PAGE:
CT-DNA (Circulating Tumor DNA Test)
Most people with cancer have DNA derived from cancer cells circulating in their blood. In this Circulating Tumor DNA (CT-DNA) gene variants can occur that cause the tumor.
The CT-DNA test (also referred to as Liquid Biopsy) can be used in the follow-up of a patient-specific cancer treatment with designer molecules (personalized medicine).
The CT-DNA test can also diagnose many tumors in an early stage and is therefore recommended for people with an elevated risk to develop cancer.
GENDIA’s CT-DNA test detects +/- 2800 common gene variants in 50 oncogenes that cause many tumors (see Table 1).
The 50 cancer genes analysed in this test are (in alphabetical order): ABL1, AKT1, ALK, APC, ATM, BRAF, CDH1, CDKN2A, CSF1R, CTNNB1, EGFR, ERBB2, ERBB4, EZH2, FBXW7, FGFR1, FGFR2, FGFR3, FLT3, GNA11, GNAQ, GNAS, HNF1A, HRAS, IDH1, IDH2, JAK2, JAK3, KDR, KIT, KRAS, MET, MLH1, MPL, NOTCH1, NPM1, NRAS, PDGFRA, PIK3CA, PTEN, PTPN11, RB1, RET, SMAD4, SMARCB1, SMO, SRC, STK11, TP53, VHL.
Table 1: Frequency of gene variants in different cancers (%)
There are 2 important indications for a CT-DNA test:
- Patients undergoing cancer treatment:
- To identify the mutation(s) that cause the cancer, and to select a patient-specific treatment with designer molecules (personalized medicine)
- To detect resistance against the cancer treatment as a result of new or previously undetected oncogenic gene variants
- To detect metastases
- Patients with an elevated risk on cancer : Carriers of a gene variant that predisposes to cancer (mainly breast, ovarian, colon or uterine cancer) can be screened periodically (mostly 1x/year) with the CT-DNA test to detect cancer in an early stage.
The CT-DNA test is performed on blood in a special kit that can be requested from GENDIA in Antwerp. The kit can be returned at room temperature to GENDIA (Emiel Vloorsstraat 9, 2020, Antwerp, Belgium).
Circulating tumor DNA (CT-DNA) from blood is tested for +/- 2800 gene variants in 50 cancer genes (oncogenes) (table 1). The CT-DNA test is performed in the USA under CLIA accreditation.
The results will be mailed to you personally by e-mail.
If you want your physician or others to get a copy, you can indicate so on the form.
There are 2 possible results with the CT-DNA test:
- A gene variant is found with the CT-DNA test: Such gene variant only occurs in cancer cells. This does not mean you have cancer or are certain to develop cancer in the future. It’s possible that a tiny amount of CT-DNA circulates in the blood but no tumor is formed yet. It is important to discuss the results with the GENDIA physician, your own physician and an oncologist and set up a personalized cancer screening program to rule out the existence of cancer.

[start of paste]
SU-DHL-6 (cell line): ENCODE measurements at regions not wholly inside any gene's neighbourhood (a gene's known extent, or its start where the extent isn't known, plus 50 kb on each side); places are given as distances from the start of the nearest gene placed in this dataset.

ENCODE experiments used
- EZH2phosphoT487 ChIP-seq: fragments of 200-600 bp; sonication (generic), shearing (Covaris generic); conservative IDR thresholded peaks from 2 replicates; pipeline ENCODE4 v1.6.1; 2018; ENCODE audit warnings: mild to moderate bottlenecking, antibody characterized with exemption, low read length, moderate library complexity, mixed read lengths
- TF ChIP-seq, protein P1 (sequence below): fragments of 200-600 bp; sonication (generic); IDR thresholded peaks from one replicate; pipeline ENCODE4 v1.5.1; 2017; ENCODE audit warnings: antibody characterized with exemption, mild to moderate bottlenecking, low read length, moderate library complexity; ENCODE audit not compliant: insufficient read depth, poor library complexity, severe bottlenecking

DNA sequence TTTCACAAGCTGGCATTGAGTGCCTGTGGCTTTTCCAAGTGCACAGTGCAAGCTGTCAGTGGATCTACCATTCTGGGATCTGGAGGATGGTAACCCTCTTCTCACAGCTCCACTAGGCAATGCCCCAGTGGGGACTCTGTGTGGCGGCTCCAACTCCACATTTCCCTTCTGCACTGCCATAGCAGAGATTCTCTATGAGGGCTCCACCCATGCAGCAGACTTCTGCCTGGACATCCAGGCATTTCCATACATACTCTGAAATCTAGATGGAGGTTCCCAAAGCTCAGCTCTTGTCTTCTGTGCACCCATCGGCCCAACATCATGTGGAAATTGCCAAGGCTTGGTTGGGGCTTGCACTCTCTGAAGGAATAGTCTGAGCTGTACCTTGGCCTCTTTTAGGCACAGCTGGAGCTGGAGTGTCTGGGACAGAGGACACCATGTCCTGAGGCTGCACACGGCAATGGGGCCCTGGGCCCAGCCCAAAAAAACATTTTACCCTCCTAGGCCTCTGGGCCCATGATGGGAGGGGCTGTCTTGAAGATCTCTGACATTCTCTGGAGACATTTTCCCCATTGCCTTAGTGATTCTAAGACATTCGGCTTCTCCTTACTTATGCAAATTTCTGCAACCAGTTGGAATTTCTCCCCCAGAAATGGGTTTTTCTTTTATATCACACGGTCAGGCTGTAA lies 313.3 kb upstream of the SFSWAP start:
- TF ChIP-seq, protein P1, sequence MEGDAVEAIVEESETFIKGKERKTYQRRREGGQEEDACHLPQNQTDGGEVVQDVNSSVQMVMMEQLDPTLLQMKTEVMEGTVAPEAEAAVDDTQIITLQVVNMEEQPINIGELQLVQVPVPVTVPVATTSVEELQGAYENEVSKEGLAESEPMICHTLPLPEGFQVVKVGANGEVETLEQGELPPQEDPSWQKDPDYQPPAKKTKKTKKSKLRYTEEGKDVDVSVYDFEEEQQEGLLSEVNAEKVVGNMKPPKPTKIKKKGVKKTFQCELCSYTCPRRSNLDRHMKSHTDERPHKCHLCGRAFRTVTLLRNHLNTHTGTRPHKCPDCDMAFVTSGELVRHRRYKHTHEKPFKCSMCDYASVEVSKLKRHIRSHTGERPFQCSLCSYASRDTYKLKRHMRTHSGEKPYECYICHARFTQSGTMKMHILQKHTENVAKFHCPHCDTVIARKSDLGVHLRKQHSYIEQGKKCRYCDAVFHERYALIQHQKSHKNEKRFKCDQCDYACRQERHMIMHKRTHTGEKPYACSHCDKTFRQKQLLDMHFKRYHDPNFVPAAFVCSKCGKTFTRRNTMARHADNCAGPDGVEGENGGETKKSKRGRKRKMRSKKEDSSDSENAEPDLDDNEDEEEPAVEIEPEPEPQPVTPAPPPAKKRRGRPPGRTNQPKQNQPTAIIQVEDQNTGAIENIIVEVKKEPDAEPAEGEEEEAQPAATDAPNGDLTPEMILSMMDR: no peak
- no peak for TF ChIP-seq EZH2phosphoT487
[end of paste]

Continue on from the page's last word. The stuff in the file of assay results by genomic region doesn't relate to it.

- No gene variant is found with the CT-DNA test: In that case there is no indication that cancer is currently present in your body.
The CT-DNA test cannot detect all cancers for various reasons: some cancers are too small so the amount of CT-DNA is too limited to get detected by the CT-DNA test. Cancers caused by gene variants other than the 2800 gene variants screened by the CT-DNA test will not be picked up.
Finding a gene variant with the CT-DNA test does not always mean that a tumor is present. Sometimes a tiny amount of CT-DNA circulates in the blood but no tumor is formed yet.
Your sample and DNA will be used for the CT-DNA test only. Your DNA will be kept in the laboratory. The results of the CT-DNA test will be kept at GENDIA and in the laboratory.
GENDIA will meet Belgian and EU legislation and regulations concerning the protection and privacy of personal data and the collection, use, processing, saving and storing of patient data.
The results of the CT-DNA test will only be reported to you, not to any third party, including family members, insurance companies or physicians, unless requested by you.
A consultation with genetic advice and explanation of the test is recommended before taking the test.
You can make an appointment with your own physician or with the GENDIA physician through email@example.com.
Samples can be sent to GENDIA through express mail.
When a gene variant is found that might indicate the existence of cancer cells, a consultation with your own physician or with the GENDIA physician is highly recommended in order to set up a personalized cancer screening and possibly treatment plan.
You can make an appointment with GENDIA through firstname.lastname@example.org.